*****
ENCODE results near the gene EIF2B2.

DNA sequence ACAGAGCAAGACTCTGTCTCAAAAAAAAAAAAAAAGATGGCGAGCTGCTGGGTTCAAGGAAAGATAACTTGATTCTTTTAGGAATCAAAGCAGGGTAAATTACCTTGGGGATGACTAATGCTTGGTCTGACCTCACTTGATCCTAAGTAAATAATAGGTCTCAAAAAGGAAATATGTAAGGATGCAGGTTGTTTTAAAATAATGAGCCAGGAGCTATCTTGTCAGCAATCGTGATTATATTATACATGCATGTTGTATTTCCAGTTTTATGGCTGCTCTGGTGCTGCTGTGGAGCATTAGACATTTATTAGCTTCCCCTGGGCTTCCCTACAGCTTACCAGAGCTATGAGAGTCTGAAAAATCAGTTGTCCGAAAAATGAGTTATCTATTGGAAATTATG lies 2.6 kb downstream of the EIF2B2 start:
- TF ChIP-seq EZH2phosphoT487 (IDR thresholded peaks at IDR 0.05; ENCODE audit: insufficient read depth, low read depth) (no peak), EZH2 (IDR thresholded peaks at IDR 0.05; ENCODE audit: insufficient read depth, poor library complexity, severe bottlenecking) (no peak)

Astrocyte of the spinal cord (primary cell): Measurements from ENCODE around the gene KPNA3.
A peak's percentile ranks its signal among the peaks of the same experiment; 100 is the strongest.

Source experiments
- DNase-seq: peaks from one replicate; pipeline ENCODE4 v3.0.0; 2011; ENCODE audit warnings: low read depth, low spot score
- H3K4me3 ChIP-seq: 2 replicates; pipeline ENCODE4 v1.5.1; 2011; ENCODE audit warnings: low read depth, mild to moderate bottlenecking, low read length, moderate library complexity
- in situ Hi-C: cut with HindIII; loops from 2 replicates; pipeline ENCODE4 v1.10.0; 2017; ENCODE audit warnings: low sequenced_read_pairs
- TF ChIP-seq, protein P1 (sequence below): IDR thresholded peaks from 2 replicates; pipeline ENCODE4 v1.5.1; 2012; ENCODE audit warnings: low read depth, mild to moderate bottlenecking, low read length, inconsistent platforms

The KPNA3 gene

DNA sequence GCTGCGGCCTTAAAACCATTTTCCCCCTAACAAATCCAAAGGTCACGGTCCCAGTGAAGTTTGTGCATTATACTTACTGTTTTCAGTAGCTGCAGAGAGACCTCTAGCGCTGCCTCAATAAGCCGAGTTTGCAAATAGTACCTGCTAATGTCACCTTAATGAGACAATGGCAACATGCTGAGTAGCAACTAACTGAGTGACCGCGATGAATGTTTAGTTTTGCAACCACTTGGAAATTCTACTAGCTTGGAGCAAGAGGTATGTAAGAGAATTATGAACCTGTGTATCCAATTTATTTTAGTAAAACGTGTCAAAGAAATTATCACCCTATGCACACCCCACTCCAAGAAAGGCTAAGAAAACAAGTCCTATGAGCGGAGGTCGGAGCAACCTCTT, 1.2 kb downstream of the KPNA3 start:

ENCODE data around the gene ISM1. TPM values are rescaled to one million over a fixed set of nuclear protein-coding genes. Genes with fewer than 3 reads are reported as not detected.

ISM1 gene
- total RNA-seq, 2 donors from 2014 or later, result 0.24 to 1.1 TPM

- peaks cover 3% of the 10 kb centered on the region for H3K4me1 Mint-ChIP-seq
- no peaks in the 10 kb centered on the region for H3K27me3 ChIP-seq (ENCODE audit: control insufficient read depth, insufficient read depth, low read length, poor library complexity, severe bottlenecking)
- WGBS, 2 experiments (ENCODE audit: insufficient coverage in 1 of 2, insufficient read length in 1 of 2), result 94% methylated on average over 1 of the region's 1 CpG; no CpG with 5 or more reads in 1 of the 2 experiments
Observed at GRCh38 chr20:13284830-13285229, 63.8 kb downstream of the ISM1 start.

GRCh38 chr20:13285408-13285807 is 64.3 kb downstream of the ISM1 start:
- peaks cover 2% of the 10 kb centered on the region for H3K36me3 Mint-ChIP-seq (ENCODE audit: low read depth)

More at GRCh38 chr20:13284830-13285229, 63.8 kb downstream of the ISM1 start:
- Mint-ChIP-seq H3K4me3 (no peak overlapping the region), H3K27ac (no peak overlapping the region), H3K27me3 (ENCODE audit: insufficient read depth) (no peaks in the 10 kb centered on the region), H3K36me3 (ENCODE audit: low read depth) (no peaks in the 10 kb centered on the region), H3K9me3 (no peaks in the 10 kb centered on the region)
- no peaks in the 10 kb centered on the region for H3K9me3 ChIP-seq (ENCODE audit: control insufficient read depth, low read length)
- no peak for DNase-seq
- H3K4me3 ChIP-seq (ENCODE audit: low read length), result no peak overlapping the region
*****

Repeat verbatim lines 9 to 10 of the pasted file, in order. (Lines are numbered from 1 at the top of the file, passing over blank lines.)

- in situ Hi-C: cut with HindIII; loops from 2 replicates; pipeline ENCODE4 v1.10.0; 2017; ENCODE audit warnings: low sequenced_read_pairs
- TF ChIP-seq, protein P1 (sequence below): IDR thresholded peaks from 2 replicates; pipeline ENCODE4 v1.5.1; 2012; ENCODE audit warnings: low read depth, mild to moderate bottlenecking, low read length, inconsistent platforms